Manitoba

Manitoba hospitals were 'extremely at capacity,' epidemiologist testifies at pandemic restrictions hearing

For a second consecutive day, a lawyer representing a group fighting Manitoba's pandemic restrictions tried to dispute the narrative that the province's hospitals have been overwhelmed.

COVID-19 public health orders violate Charter rights, group of churches, individuals argue in court challenge

Provincial officials have said stress on the health-care system has been a driving factor behind Manitoba's pandemic restrictions. (Mikaela Mackenzie/Winnipeg Free Press/The Canadian Press)

For a second consecutive day, a lawyer representing a group fighting Manitoba's pandemic restrictions tried to dispute the narrative that the province's hospitals have been overwhelmed.

Thursday was the fourth day of a hearing on a challenge by seven churches and three individuals, who argue Manitoba's public health orders violate the Charter freedoms of conscience, religion, expression and peaceful assembly. 

The province's lawyers say the restrictions are reasonable in a pandemic, which has so far led to 40,442 COVID-19 cases in Manitoba and 986 deaths.

The hearing at Manitoba's Court of Queen's Bench could have broad implications nationally, as the Justice Centre for Constitutional Freedoms — which launched the challenge on behalf of the group of churches and individuals — will embark on similar hearings in B.C. and Alberta.

Manitoba hospitals were 'extremely at capacity,' epidemiologist testifies

2 years ago
Duration 1:05
For a second consecutive day, a lawyer representing a group fighting Manitoba's pandemic restrictions tried to dispute the narrative that the province's hospitals have been overwhelmed.

In court, Allison Pejovic, a lawyer for the centre, pointed to a government document from late November 2020 — as Manitoba was entering the peak of the pandemic's second wave — in which the province said it doubled the number of intensive care beds to 173 to "address this demand."

The same document showed the province increased the total number of clinical beds to 3,084 — roughly 600 more than at the start of the pandemic.

But two weeks earlier, provincial modelling warned the spike in COVID-19 cases would exceed the capacity of both ICU beds and available clinical beds. Those bed counts, however, were lower than the expanded capacity the province boasted about later that month, Pejovic said while cross-examining Carla Loeppky, the province's director of epidemiology.

'Last line of defence'

"Would you agree with me then that once the higher number of beds was taken into account, that rise of infections would not have overwhelmed the hospital bed system?" Pejovic asked.

Loeppky, the lead public health epidemiologist in Manitoba, said the number of hospital beds was increased as a direct result of the modelling her office presented.

"Breaching your hospital system is your last line of defence," Loeppky said.

She argued, as Manitoba Chief Nursing Officer Lanette Siragusa did in court on Wednesday, that the province's health-care system was already stretched thin.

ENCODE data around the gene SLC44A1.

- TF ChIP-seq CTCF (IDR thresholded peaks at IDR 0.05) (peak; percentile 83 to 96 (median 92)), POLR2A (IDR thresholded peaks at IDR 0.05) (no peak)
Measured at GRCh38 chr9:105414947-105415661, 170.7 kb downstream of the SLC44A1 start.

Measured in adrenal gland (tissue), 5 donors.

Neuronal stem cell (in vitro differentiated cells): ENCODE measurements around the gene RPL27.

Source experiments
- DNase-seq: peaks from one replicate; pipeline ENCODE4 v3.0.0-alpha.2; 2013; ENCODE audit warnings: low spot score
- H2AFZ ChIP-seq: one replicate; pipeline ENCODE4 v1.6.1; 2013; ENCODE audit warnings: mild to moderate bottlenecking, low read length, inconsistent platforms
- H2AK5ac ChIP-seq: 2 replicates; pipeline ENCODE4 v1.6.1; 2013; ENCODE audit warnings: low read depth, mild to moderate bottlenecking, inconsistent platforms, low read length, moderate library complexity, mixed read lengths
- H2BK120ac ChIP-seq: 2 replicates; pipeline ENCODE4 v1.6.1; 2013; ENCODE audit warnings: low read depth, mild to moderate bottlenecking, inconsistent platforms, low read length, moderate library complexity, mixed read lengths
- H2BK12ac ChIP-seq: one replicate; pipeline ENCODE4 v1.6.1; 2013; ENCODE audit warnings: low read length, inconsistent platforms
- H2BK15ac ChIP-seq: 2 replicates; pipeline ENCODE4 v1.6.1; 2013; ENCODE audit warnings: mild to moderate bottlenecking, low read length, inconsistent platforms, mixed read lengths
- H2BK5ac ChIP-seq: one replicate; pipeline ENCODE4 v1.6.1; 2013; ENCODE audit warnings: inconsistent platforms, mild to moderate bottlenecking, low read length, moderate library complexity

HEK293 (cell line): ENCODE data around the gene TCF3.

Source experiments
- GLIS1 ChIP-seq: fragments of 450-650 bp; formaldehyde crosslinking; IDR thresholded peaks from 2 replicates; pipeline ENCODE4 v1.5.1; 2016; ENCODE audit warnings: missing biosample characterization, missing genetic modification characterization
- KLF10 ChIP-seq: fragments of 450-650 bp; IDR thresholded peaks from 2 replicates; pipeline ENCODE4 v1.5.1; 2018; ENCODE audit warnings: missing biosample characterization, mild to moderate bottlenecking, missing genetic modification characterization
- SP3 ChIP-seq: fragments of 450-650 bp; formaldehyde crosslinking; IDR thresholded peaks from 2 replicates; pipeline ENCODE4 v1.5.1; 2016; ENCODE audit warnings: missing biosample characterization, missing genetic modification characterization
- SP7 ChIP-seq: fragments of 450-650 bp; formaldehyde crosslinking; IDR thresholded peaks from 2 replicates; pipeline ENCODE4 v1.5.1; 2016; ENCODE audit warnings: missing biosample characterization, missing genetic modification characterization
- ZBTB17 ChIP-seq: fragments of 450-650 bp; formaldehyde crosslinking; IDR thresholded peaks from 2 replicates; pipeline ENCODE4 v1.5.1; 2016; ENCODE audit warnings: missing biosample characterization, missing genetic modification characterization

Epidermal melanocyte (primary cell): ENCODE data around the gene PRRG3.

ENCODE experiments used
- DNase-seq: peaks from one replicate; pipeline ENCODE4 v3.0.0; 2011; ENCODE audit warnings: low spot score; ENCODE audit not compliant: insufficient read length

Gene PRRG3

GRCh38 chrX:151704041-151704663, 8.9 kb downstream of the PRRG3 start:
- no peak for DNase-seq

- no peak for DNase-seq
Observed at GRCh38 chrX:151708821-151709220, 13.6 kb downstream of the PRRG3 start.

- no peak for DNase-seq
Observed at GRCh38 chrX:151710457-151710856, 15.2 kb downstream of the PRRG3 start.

"The hospital system was extremely at capacity, and all of the data that came through to us showed that the hospital system was not faring well and that we were working at the top limits," Loeppky said.

Her November model suggested Manitoba's COVID-19 patients would require all available ICU beds by Nov. 23. The province ultimately boosted ICU capacity from 124 beds to 173. 

Loeppky told court in leading the epidemiology team, her office gathers COVID-19 information and prepares the modelling data the province uses as it decides on appropriate limits on individual and economic activity.

Loeppky said she recommends tougher restrictions while contract tracing is strained.

Carla Loeppky, the province's director of epidemiology, said Manitoba's health-care system capacity was increased after modelling data warned of a surge in COVID-19 cases last fall. (Trevor Brine/CBC)

Last fall, she said the ability of public health workers to follow up with close contacts of people infected with COVID-19 was "stretched, but not overwhelmed." Reports suggested it took several days to contact those people in some cases.

Pejovic pointed out the shortcomings of contact tracing, such as relying on the willingness of infected people to honestly disclose their interactions. 

Loeppky acknowledged the challenges, but said her team also relies on patterns, clusters and trends to understand the transmission of the coronavirus that causes COVID-19.

Pejovic also suggested, without providing evidence of any examples, that people could be forced to "needlessly" isolate because of contact with a resolved COVID-19 infection. She pressed Loeppky repeatedly to acknowledge that some COVID-19 tests presented to her office could be outdated. 

The chance of that is "incredibly low," as health officials investigate each positive test to confirm it isn't outdated, Loeppky said.

Later in the day, Dr. James Blanchard, Canada Research Chair in Epidemiology and Global Public Health, questioned the effectiveness of herd immunity, wherein public health restrictions are only placed on individuals at high risk of dying of COVID-19, in his testimony. 

The University of Manitoba professor said trying to separate known vulnerable cohorts from everyone else is impractical. He said he wasn't aware of any successful examples.

Chief Justice Glenn Joyal is presiding over the hearing, which began Monday and is expected to run for nine days. 

Dr. Brent Roussin, Manitoba's chief public health officer, is scheduled to testify Friday.

ABOUT THE AUTHOR

Ian Froese

Provincial Affairs Reporter

Ian Froese covers provincial politics and its impact for CBC Manitoba. He previously reported on a bit of everything for newspapers. You can reach him at ian.froese@cbc.ca.

With files from Karen Pauls

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